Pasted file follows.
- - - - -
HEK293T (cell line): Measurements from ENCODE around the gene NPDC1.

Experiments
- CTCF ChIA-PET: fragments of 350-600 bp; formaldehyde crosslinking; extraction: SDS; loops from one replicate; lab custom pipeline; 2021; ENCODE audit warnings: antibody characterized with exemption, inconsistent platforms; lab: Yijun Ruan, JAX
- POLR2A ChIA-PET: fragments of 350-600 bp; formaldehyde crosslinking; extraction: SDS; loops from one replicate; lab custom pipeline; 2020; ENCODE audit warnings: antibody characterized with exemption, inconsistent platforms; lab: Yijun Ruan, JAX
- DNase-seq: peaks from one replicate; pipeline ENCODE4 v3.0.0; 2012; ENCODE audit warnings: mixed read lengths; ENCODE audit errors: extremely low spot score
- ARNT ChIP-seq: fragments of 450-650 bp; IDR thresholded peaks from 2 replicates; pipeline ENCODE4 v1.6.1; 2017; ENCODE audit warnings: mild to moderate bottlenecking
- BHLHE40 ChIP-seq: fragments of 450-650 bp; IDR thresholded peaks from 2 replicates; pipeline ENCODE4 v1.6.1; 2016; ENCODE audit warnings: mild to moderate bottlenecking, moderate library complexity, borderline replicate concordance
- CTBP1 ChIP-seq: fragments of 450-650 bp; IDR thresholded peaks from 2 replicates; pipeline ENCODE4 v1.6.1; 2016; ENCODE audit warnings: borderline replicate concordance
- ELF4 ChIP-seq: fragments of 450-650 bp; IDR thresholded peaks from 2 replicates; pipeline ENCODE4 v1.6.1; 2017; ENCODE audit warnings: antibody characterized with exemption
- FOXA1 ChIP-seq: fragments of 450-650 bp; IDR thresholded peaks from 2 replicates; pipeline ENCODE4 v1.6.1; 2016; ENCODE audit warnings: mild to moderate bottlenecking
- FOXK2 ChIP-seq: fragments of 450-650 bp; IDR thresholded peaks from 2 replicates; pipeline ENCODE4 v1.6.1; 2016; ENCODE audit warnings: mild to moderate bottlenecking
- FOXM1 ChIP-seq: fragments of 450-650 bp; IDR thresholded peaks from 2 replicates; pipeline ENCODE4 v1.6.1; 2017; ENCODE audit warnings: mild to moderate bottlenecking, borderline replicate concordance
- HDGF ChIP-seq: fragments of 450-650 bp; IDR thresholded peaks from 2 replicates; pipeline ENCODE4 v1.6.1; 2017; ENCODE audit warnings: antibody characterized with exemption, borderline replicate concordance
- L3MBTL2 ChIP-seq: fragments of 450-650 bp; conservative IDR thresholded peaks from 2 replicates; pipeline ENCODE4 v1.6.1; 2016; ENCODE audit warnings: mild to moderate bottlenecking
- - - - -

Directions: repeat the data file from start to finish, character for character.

HEK293T (cell line): Measurements from ENCODE around the gene NPDC1.

Experiments
- CTCF ChIA-PET: fragments of 350-600 bp; formaldehyde crosslinking; extraction: SDS; loops from one replicate; lab custom pipeline; 2021; ENCODE audit warnings: antibody characterized with exemption, inconsistent platforms; lab: Yijun Ruan, JAX
- POLR2A ChIA-PET: fragments of 350-600 bp; formaldehyde crosslinking; extraction: SDS; loops from one replicate; lab custom pipeline; 2020; ENCODE audit warnings: antibody characterized with exemption, inconsistent platforms; lab: Yijun Ruan, JAX
- DNase-seq: peaks from one replicate; pipeline ENCODE4 v3.0.0; 2012; ENCODE audit warnings: mixed read lengths; ENCODE audit errors: extremely low spot score
- ARNT ChIP-seq: fragments of 450-650 bp; IDR thresholded peaks from 2 replicates; pipeline ENCODE4 v1.6.1; 2017; ENCODE audit warnings: mild to moderate bottlenecking
- BHLHE40 ChIP-seq: fragments of 450-650 bp; IDR thresholded peaks from 2 replicates; pipeline ENCODE4 v1.6.1; 2016; ENCODE audit warnings: mild to moderate bottlenecking, moderate library complexity, borderline replicate concordance
- CTBP1 ChIP-seq: fragments of 450-650 bp; IDR thresholded peaks from 2 replicates; pipeline ENCODE4 v1.6.1; 2016; ENCODE audit warnings: borderline replicate concordance
- ELF4 ChIP-seq: fragments of 450-650 bp; IDR thresholded peaks from 2 replicates; pipeline ENCODE4 v1.6.1; 2017; ENCODE audit warnings: antibody characterized with exemption
- FOXA1 ChIP-seq: fragments of 450-650 bp; IDR thresholded peaks from 2 replicates; pipeline ENCODE4 v1.6.1; 2016; ENCODE audit warnings: mild to moderate bottlenecking
- FOXK2 ChIP-seq: fragments of 450-650 bp; IDR thresholded peaks from 2 replicates; pipeline ENCODE4 v1.6.1; 2016; ENCODE audit warnings: mild to moderate bottlenecking
- FOXM1 ChIP-seq: fragments of 450-650 bp; IDR thresholded peaks from 2 replicates; pipeline ENCODE4 v1.6.1; 2017; ENCODE audit warnings: mild to moderate bottlenecking, borderline replicate concordance
- HDGF ChIP-seq: fragments of 450-650 bp; IDR thresholded peaks from 2 replicates; pipeline ENCODE4 v1.6.1; 2017; ENCODE audit warnings: antibody characterized with exemption, borderline replicate concordance
- L3MBTL2 ChIP-seq: fragments of 450-650 bp; conservative IDR thresholded peaks from 2 replicates; pipeline ENCODE4 v1.6.1; 2016; ENCODE audit warnings: mild to moderate bottlenecking